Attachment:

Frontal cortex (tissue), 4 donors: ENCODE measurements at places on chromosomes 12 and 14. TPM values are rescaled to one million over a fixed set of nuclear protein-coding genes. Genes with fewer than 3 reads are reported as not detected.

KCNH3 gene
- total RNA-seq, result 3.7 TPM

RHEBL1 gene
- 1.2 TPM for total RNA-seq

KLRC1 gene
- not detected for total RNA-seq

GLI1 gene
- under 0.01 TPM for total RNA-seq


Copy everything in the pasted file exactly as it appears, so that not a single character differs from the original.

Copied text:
Frontal cortex (tissue), 4 donors: ENCODE measurements at places on chromosomes 12 and 14. TPM values are rescaled to one million over a fixed set of nuclear protein-coding genes. Genes with fewer than 3 reads are reported as not detected.

KCNH3 gene
- total RNA-seq, result 3.7 TPM

RHEBL1 gene
- 1.2 TPM for total RNA-seq

KLRC1 gene
- not detected for total RNA-seq

GLI1 gene
- under 0.01 TPM for total RNA-seq